The IRS Offer in Compromise (OIC) program allows you to settle debt for less than you owe. To qualify for an OIC, the IRS has to be satisfied that your circumstances meet one of these three conditions:
- Doubt as to liability: You can show that you may not owe the tax
- Doubt as to collectibility: You can show that the IRS will probably not be able to collect the tax in full
- Effective tax administration: You can show that paying the tax debt would create an economic hardship or that it would be unfair to make you pay it.
In considering an OIC, the IRS will look at your
- Ability to pay the debt
- Equity in your assets.
If the IRS accepts your offer, you can propose to pay the amount in a lump sum or through periodic payments.
File a Bankruptcy Case
When all else fails, you might try stepping outside the confines of the programs offered by the IRS to file a bankruptcy case. When you file a bankruptcy case, the IRS must stop all collection activity including a wage garnishment. Two types of bankruptcy may help you take control of your tax debt.
- Chapter 7, which is also called straight bankruptcy
- Chapter 13, which requires a three to five year repayment plan
Filing bankruptcy can be a powerful tool for you because you can use it to eliminate most personal income tax debts that are older than three years. If you choose a Chapter 13 case, you can use its repayment plan to manage any remaining tax debt you owe.
When you file a bankruptcy case, you can't choose just to treat your tax debt alone. Bankruptcy must include all of your debts. It can be a very effective debt management strategy, whether your primary concern is your tax debt or you have more extensive financial issues.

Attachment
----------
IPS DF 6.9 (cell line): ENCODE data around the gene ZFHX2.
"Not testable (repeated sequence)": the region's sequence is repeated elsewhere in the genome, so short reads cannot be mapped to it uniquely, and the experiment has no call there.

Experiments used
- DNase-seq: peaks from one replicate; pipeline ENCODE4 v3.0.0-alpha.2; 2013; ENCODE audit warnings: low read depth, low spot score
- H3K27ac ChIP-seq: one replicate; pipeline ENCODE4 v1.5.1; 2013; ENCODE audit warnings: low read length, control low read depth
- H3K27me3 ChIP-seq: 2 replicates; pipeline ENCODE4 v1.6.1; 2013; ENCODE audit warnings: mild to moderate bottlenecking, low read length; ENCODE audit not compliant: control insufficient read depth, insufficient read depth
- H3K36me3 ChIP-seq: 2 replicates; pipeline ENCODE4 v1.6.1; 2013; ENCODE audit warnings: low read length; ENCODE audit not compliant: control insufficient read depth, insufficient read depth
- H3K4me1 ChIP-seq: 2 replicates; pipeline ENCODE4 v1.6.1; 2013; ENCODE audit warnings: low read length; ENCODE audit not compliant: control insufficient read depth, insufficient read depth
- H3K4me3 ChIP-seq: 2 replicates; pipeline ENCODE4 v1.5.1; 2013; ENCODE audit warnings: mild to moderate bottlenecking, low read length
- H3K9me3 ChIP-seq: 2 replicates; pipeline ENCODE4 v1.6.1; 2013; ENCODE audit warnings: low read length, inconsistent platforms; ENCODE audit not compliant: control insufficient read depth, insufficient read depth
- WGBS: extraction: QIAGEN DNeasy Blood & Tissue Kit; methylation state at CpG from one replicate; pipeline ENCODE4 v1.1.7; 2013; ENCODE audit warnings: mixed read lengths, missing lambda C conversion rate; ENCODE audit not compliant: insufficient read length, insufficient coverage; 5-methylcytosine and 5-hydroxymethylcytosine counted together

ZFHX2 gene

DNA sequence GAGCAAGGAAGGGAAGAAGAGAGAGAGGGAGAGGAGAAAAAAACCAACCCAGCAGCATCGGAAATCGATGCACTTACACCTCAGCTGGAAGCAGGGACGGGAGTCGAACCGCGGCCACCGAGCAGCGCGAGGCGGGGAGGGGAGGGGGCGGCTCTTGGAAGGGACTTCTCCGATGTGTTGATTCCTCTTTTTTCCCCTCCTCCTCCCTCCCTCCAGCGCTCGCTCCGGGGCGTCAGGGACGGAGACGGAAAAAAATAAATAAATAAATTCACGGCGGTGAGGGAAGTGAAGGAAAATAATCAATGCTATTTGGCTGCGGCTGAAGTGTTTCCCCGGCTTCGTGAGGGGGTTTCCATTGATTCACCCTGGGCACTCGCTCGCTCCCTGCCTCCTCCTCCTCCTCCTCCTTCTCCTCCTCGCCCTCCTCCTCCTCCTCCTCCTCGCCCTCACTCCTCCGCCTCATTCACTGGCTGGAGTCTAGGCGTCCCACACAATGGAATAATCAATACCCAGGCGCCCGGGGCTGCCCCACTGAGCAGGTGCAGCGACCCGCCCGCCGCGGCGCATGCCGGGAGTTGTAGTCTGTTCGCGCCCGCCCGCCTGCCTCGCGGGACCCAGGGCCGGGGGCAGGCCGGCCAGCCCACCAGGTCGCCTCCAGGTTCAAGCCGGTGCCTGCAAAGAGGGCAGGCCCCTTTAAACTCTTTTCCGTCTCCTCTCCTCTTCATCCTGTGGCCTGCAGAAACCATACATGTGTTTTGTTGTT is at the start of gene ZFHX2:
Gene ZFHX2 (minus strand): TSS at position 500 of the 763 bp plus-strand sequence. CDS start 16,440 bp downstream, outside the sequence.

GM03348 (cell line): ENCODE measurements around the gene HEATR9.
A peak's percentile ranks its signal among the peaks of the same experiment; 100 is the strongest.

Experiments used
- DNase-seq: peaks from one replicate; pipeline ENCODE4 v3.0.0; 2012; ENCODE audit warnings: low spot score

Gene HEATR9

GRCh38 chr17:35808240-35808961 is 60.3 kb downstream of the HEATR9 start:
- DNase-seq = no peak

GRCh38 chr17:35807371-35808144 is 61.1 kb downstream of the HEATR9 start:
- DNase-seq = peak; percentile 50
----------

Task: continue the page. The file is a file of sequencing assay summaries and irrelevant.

Tax Garnishment Assistance
You don't have to hire anyone to represent you when you deal with the IRS. However, to achieve the best outcome and overcome the intimidation factor of dealing with the IRS on your own, having a professional on your side can be beneficial. A qualified professional can help you choose the best course of action, make the most of your interactions with the IRS and, in the long run, could save you money.
There's no shortage of lawyers, accountants, or companies that will represent you when you need to resolve an old income tax debt. It's rarely a bad idea to consult with a qualified attorney or accountant who can advise you about your options, help you with forms and applications, or even argue your case to decision makers like revenue agents and judges.
All these helpers will charge fees for their services. In some cases, an attorney or an accountant will agree to meet with you once for free so that you can learn about what services are available, the relief you might qualify for and how much it will cost. Most professionals charge an hourly fee for their services, depending on how involved they expect the case will be. Sometimes, the professional will agree to take a flat fee or a percentage of what you save in the end.
Tax Settlement Companies
Working with a tax settlement company is another matter. The Federal Trade Commission cautions taxpayers who might consider paying a tax settlement company to help them work with the IRS. The companies often over-promise and under-deliver, don't do what they say they'll do, or charge unauthorized fees. As with any service provider you intend to hire, it pays to do your homework, and if possible find someone who has used the company or professional you're considering.
Help is Available
If you're facing an IRS garnishment, you don't have to feel powerless and frightened. Check out the many resources and professionals who can help find the most efficient and inexpensive route to freedom from your tax headaches.